As a recap: have a plan, start slow, understand your situation, and do your research. You won’t go wrong.

If you live locally and are interested in a starter course in “travel hacking”, I’ll likely be offering one on a Monday evening in March or April. Details should be released this week!

A Brief Intro to Earning Miles and Points from Credit Cards

Disclaimer: I do not work for a bank, nor am I “qualified” in any way to give real credit advice. I speak from my own experiences.

Used responsibly, credit cards provide the biggest opportunity for collecting miles and points to travel places for free. I can easily speak to that. Since getting my first travel rewards card, my wife and I have burned through over 120,000 Amtrak points, 120,000 airline miles and over 150,000 hotel points. The total net “value” (going cash rate of redemption travel minus fees) we have gotten from our points and miles so far is somewhere in the neighborhood of $6,000 USD. Currently, we have accumulated over 250,000 airline miles, 200,000 hotel points, and 50,000 Chase Ultimate Rewards points (transferable to multiple travel programs) between the two of us. All while maintaining an excellent credit score.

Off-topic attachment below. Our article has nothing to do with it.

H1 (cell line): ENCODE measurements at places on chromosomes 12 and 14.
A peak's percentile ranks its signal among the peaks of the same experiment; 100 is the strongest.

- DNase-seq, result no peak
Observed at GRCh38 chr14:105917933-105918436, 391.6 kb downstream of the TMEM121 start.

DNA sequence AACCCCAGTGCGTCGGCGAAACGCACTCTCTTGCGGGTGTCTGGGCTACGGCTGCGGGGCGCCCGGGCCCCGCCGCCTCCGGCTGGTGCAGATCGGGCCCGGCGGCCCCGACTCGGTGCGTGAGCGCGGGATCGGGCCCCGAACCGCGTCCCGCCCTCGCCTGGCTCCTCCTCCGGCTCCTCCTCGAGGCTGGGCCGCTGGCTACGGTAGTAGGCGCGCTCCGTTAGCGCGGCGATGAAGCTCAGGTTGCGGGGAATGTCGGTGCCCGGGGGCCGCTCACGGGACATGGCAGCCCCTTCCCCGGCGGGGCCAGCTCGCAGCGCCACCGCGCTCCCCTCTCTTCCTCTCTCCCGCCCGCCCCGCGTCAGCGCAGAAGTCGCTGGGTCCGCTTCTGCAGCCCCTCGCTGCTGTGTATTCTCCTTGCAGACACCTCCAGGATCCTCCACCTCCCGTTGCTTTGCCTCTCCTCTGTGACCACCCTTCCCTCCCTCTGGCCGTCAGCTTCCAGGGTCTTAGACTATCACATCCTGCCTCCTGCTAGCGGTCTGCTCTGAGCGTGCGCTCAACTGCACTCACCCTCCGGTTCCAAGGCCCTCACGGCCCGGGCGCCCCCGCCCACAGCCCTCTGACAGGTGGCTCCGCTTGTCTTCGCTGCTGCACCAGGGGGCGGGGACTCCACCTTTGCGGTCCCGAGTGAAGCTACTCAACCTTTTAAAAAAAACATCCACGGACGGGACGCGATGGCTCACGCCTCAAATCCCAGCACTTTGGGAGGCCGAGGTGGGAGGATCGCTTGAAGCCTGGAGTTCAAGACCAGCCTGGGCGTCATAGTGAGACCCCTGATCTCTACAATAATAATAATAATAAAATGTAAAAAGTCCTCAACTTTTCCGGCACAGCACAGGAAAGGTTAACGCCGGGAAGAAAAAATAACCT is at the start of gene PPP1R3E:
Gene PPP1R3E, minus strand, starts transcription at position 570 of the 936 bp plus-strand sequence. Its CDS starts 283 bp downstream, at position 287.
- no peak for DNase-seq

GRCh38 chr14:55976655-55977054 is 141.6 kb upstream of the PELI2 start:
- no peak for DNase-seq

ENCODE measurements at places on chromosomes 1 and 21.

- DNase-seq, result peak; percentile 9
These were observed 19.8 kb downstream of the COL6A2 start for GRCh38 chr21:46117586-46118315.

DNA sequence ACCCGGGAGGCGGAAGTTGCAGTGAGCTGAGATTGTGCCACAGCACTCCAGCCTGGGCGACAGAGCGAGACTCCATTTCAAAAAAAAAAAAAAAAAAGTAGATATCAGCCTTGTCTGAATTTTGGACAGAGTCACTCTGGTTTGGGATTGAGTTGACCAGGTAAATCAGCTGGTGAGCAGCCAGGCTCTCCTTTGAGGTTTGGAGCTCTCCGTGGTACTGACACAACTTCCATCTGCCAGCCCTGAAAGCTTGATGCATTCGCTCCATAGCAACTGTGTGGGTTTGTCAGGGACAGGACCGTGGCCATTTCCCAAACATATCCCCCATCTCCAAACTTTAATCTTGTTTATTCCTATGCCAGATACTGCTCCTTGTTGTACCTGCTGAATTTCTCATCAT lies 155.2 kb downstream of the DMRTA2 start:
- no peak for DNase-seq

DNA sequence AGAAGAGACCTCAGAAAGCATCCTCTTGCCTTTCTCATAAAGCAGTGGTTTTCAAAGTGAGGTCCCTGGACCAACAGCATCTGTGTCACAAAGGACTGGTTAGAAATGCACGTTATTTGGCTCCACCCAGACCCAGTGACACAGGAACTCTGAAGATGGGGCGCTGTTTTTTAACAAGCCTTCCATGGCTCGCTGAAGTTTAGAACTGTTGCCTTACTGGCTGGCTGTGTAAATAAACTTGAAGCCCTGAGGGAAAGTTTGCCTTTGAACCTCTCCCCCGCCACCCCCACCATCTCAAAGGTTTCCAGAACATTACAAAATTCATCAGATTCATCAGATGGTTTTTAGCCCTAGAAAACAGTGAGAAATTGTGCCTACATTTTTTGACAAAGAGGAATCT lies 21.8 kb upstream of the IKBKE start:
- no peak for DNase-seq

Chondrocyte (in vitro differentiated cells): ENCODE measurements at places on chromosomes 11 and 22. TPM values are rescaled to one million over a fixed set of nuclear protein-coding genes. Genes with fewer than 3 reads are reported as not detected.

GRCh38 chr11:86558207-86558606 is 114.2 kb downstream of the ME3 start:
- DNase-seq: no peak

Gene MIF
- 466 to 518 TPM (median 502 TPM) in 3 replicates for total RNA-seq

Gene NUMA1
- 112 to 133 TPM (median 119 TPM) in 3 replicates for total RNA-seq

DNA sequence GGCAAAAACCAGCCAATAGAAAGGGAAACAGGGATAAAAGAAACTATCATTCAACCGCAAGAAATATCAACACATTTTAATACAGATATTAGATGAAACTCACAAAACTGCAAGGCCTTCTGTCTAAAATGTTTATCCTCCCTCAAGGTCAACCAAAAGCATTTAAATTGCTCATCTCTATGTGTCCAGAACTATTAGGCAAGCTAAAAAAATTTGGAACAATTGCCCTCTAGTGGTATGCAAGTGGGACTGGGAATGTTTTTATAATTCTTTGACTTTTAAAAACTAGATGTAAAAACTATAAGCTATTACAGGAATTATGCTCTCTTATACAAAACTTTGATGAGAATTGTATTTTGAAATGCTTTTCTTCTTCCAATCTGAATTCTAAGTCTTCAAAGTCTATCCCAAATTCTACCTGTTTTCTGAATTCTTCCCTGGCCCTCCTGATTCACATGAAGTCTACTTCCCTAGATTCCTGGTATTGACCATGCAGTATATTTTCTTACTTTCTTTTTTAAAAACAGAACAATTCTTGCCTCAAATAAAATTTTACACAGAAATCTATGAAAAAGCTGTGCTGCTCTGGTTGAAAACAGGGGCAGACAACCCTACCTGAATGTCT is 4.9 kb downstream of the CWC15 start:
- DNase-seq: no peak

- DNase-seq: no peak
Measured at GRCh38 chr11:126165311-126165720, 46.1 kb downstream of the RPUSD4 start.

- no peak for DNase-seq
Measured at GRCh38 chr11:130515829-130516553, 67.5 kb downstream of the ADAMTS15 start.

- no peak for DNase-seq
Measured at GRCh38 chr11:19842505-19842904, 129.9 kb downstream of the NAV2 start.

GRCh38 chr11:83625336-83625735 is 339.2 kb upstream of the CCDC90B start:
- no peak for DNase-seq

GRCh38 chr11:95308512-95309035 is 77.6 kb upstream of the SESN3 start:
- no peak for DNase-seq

There are two things I want to mention before going further. First, if you think you’ll have issues controlling your spending with a credit card, don’t get one. Collecting points and miles is not worth it if you are spending yourself into a financial hole. Second, always consider the impact to your credit that will result from applying for new cards. A poor credit score is also not worth any miles or points you may gain. You can check out my post ‘The 5 Factors That Influence Your Credit Score‘ if you’d like.

Points/miles are typically earned two ways: card sign-up bonuses and card spending. The sign-up bonuses are the initial hook, and they nearly always comes with stipluations of spend X dollars in Y time to get Z points. As an example, consider this United credit card issued by Chase that offers 30,000 miles after spending $1,000 in the first three months. It has an annual fee, but this is waived the first year.